There, underneath a dark sky, in the midst of falling snow and sleet, I sought refuge under the warm light of Washington Square Diner, where I anticipated an end to a bad and disheartening year. I’m weary of the year 2020, the year of the Pandemic.
This Christmas has been delivered to us with hushed tones, with little of the merriment that normally accompanied it in past years. The essence of the sacrosanct is present on this special day. The one human trait the Pandemic didn’t suppress.
Pandemic has been the occupying force and we are at its mercy. Other people continue to die. As an occupied people, we have conspired to conjure microscopic weapons to stop COVID-19.
I believe it’s working, even though it’s distributing itself ever so agonizingly gradual.
The year 2020 will end with a mixture of uncertainty, anticipation, and above all else “Hope.”
Beyond the low voices of other patrons in the Diner, was the howling of a sour and gasping past overpowered by the dominant aroma of fresh coffee. I sat at my corner table and watched the inclement weather protest against a nearby steamed window. Meanwhile, I still look forward to a better future–there’s no turning back now, underneath a dark sky, in the midst of falling snow and sleet. I was there basking in the warm light of Washington Square Diner.
It’s not a particularly impressive building, yet its one-story smallness welcomes the mass of people who come from everywhere. The fact that It is a stand-alone building on Manhattan Island makes it a special, privileged structure among skyscrapers for not being made of glass, steel and concrete. This building in contrast is a wooden framed clapboard house with a brick face front, and that is perhaps why people feel welcome there. It stands as an antidote to corporate monumentalism.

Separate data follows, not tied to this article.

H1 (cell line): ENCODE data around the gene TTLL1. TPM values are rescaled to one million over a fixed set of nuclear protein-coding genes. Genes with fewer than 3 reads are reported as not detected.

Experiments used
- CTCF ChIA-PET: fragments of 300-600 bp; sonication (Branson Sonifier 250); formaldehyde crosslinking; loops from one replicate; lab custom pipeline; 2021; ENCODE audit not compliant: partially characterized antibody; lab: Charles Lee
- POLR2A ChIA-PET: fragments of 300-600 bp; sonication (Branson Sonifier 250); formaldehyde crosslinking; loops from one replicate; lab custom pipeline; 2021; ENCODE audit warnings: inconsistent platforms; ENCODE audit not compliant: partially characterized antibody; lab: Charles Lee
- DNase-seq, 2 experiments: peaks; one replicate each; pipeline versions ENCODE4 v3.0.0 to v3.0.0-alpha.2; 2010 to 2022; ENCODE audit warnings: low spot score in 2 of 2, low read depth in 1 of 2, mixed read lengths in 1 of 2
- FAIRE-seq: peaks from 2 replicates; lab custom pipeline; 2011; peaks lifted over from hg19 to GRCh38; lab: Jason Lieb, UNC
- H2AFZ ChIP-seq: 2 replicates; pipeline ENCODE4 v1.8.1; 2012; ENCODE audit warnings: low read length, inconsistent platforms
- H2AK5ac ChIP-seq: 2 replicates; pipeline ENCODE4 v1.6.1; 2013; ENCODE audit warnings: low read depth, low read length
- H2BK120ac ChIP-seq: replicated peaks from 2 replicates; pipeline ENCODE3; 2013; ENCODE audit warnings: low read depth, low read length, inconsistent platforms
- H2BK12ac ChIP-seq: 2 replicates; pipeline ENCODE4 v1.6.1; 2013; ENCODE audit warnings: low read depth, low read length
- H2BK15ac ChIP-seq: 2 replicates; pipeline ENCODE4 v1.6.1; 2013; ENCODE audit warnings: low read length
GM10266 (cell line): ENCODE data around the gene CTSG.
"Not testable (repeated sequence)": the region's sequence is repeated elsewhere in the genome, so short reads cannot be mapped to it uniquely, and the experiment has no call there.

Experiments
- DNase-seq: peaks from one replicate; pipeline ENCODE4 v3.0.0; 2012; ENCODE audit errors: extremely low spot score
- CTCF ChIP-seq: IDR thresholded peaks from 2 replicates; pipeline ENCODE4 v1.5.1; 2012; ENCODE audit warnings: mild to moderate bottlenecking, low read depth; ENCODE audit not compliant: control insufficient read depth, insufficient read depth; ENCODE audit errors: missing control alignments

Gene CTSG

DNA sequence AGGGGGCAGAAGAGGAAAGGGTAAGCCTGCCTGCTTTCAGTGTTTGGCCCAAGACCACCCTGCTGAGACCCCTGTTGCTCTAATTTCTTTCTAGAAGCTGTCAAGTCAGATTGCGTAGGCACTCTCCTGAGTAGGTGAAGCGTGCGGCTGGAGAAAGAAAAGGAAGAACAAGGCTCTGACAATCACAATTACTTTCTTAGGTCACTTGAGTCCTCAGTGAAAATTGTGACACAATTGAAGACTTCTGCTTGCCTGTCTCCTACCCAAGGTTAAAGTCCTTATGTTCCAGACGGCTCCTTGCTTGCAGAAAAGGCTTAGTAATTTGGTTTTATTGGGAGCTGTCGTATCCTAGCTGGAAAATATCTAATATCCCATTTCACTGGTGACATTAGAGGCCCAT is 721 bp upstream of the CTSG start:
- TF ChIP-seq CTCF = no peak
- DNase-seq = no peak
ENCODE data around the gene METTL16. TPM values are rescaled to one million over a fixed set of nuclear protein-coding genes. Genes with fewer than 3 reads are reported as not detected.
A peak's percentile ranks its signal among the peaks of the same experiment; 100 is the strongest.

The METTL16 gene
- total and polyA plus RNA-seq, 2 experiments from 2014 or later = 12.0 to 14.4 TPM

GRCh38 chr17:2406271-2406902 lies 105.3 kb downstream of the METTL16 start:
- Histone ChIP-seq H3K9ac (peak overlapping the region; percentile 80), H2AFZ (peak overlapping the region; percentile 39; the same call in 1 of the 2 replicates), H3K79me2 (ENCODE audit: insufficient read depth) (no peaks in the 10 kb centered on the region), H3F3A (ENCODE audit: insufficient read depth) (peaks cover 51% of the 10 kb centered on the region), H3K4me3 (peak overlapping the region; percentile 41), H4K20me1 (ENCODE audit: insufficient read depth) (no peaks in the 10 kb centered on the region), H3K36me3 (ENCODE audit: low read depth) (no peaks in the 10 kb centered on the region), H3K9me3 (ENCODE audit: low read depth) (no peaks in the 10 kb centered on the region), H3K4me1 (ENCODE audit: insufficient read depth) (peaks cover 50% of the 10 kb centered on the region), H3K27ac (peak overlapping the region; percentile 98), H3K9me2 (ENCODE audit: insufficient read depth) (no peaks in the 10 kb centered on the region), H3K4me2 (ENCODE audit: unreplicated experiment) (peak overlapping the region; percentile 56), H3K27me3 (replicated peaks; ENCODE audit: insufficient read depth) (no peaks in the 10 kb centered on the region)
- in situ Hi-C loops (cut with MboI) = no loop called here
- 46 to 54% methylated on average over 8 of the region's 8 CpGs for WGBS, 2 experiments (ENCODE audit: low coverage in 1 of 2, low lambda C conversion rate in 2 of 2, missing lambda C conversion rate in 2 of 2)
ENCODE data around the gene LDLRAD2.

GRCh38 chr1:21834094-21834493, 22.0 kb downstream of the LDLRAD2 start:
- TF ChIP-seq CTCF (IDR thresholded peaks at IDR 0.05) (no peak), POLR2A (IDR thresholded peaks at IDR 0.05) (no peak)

Washington Square Diner is a neighborhood institution approximately 200 years old and originally serving the Working Classes for generations. Even the word “Diner,” and not “Restaurant,” denotes a proletarian service. It’s food and drink aren’t “Cuisine,” but a simple, economical and wholesome fare with variety, separate from the fast food that everyone often associates with McDonalds, Kentucky Fried Chicken or Taco Bell, which incidentally is nearby.
In the City, the Diners used to operate almost 24 hours a day, seven days a week, but not as much anymore. Washington Square Diner still operates 24/7 to all walks of life: New York University students and faculty, vagabonds, tourists, bohemian denizens of the Village, musicians, poets, and struggling actors.